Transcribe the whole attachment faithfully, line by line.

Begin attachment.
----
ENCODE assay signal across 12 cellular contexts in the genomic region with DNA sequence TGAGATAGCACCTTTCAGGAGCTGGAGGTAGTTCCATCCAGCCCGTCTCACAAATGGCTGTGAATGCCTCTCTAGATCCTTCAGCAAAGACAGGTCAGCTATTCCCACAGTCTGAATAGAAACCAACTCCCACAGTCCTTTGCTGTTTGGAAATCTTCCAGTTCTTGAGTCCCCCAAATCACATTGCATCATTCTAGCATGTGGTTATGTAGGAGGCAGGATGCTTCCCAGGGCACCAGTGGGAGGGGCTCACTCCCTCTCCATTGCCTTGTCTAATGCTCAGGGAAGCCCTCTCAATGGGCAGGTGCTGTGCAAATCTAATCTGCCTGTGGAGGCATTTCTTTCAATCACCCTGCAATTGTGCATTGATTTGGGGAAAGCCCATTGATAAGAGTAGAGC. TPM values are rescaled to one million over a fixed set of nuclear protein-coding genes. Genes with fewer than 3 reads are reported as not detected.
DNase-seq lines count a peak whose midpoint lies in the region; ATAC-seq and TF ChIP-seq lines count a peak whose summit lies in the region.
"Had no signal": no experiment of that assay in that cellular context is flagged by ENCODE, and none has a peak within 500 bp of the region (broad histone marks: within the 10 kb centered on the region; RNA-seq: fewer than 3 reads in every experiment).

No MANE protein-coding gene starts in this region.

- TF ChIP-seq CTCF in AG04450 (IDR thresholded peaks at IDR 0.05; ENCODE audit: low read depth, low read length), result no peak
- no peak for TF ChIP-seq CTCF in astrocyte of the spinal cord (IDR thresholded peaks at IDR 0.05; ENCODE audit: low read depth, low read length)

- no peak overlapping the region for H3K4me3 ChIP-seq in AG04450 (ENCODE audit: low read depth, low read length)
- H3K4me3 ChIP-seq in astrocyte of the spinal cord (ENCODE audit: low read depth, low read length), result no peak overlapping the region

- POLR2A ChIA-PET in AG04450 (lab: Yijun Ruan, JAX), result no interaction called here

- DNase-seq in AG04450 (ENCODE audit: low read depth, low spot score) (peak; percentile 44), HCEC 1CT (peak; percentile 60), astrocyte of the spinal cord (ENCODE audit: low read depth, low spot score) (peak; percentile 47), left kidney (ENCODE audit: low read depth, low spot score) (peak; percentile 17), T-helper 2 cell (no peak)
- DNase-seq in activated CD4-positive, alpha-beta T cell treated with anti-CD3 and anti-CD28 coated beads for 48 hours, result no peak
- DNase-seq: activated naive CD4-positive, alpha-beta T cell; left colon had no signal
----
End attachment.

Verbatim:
ENCODE assay signal across 12 cellular contexts in the genomic region with DNA sequence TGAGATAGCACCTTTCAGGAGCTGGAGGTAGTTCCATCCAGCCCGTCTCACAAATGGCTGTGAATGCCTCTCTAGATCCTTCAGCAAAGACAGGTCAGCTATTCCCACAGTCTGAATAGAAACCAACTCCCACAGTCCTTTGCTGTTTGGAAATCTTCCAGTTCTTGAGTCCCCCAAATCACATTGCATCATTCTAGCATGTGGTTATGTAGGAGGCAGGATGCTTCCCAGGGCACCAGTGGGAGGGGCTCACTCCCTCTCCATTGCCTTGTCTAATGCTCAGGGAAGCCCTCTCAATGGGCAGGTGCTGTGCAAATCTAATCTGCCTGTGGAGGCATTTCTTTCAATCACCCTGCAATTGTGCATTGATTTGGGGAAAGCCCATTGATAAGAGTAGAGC. TPM values are rescaled to one million over a fixed set of nuclear protein-coding genes. Genes with fewer than 3 reads are reported as not detected.
DNase-seq lines count a peak whose midpoint lies in the region; ATAC-seq and TF ChIP-seq lines count a peak whose summit lies in the region.
"Had no signal": no experiment of that assay in that cellular context is flagged by ENCODE, and none has a peak within 500 bp of the region (broad histone marks: within the 10 kb centered on the region; RNA-seq: fewer than 3 reads in every experiment).

No MANE protein-coding gene starts in this region.

- TF ChIP-seq CTCF in AG04450 (IDR thresholded peaks at IDR 0.05; ENCODE audit: low read depth, low read length), result no peak
- no peak for TF ChIP-seq CTCF in astrocyte of the spinal cord (IDR thresholded peaks at IDR 0.05; ENCODE audit: low read depth, low read length)

- no peak overlapping the region for H3K4me3 ChIP-seq in AG04450 (ENCODE audit: low read depth, low read length)
- H3K4me3 ChIP-seq in astrocyte of the spinal cord (ENCODE audit: low read depth, low read length), result no peak overlapping the region

- POLR2A ChIA-PET in AG04450 (lab: Yijun Ruan, JAX), result no interaction called here

- DNase-seq in AG04450 (ENCODE audit: low read depth, low spot score) (peak; percentile 44), HCEC 1CT (peak; percentile 60), astrocyte of the spinal cord (ENCODE audit: low read depth, low spot score) (peak; percentile 47), left kidney (ENCODE audit: low read depth, low spot score) (peak; percentile 17), T-helper 2 cell (no peak)
- DNase-seq in activated CD4-positive, alpha-beta T cell treated with anti-CD3 and anti-CD28 coated beads for 48 hours, result no peak
- DNase-seq: activated naive CD4-positive, alpha-beta T cell; left colon had no signal